Patients may still have opiate abuse or dependence even if they have no prescriptions recorded on a public controlled-substance database.
Why does this matter?
State run prescription drug monitoring programs (PDMP) have been helpful in curtailing prescription drug abuse. They provide valuable intelligence about what controlled substances a patient has recently had filled, assuming they are obtaining them legally. But one may have a false sense of reassurance if the PDMP shows no filled controlled substances.
"Trust no one." Corey Slovis
There was a rough correlation between number of prescriptions on a PDMP and self-reported use of an opiate 1-14 days/month or >/=15 days/month. The more prescriptions on the PDMP, the more self-reported drug use, from both prescription and non-prescription (illicit) sources. But the correlation was loose. For example, among patients with no prescriptions in the PDMP, 28% voluntarily reported using opiates >/= 15 days/month. The take home of this study was that we can't be falsely reassured by a PDMP showing no opiate prescriptions filled. Patients can have a serious opiate use disorder and not have any prescriptions on file with the state monitoring program.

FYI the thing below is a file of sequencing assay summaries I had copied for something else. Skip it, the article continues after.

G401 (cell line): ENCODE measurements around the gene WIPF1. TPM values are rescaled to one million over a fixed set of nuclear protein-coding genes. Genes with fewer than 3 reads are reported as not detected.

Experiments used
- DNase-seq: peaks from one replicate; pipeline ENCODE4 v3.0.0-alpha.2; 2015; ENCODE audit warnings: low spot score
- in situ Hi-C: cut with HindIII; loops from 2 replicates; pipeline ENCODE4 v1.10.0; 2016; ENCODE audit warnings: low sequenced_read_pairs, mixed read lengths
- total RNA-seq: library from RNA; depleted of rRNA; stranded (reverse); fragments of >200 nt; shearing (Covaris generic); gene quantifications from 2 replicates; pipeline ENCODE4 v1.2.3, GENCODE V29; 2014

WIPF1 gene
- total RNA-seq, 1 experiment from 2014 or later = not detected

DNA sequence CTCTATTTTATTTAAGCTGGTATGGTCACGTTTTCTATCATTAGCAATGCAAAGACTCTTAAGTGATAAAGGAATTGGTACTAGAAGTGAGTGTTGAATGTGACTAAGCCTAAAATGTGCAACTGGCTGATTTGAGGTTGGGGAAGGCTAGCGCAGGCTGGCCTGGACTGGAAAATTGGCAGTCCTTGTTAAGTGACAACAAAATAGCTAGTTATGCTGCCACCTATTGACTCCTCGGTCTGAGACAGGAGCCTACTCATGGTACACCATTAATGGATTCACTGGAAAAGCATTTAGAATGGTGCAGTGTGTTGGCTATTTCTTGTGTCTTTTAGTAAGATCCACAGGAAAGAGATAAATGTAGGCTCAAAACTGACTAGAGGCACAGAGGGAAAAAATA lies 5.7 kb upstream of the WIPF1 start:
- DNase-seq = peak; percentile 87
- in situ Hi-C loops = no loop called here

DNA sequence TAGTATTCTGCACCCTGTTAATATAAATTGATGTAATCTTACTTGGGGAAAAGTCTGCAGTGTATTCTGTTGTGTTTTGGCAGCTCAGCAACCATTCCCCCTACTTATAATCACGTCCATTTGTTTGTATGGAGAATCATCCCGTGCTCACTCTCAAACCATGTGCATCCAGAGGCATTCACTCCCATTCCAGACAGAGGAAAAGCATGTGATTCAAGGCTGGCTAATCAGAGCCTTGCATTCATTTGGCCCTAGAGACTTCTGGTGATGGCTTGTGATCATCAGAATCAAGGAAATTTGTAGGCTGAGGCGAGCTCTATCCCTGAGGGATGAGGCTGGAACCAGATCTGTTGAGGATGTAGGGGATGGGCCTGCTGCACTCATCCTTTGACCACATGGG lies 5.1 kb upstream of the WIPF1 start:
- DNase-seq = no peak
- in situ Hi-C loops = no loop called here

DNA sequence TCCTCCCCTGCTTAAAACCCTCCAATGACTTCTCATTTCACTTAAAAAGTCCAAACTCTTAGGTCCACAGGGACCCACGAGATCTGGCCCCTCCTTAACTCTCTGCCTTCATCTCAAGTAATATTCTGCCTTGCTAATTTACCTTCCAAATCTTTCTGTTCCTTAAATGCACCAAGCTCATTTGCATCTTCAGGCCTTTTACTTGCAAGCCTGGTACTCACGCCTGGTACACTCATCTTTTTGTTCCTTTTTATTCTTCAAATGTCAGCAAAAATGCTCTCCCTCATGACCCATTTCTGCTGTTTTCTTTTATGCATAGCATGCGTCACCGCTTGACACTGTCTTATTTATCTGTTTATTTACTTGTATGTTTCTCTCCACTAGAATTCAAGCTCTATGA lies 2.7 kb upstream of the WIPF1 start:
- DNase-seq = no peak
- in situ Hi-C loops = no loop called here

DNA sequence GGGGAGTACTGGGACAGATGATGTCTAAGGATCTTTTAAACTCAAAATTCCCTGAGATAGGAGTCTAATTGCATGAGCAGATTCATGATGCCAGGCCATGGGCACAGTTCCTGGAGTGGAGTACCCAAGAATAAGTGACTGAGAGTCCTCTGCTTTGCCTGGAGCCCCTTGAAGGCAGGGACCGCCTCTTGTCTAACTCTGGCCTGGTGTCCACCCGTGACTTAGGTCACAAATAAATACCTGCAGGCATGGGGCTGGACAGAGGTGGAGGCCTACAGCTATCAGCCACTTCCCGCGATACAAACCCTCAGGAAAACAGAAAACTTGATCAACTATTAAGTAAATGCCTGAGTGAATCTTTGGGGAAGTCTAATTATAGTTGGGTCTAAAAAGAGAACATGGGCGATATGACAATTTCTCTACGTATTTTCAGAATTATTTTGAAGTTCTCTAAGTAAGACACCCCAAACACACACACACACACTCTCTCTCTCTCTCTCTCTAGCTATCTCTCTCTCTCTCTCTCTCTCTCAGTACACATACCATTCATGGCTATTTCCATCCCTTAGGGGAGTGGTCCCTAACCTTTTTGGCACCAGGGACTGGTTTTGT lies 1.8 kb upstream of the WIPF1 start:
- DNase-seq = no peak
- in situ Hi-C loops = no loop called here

Past-year Prescription Drug Monitoring Program Opioid Prescriptions and Self-reported Opioid Use in an Emergency Department Population with Opioid Use Disorder. Acad Emerg Med. 2017 Nov 22. doi: 10.1111/acem.13352. [Epub ahead of print]
Peer reviewed by Thomas Davis, MD.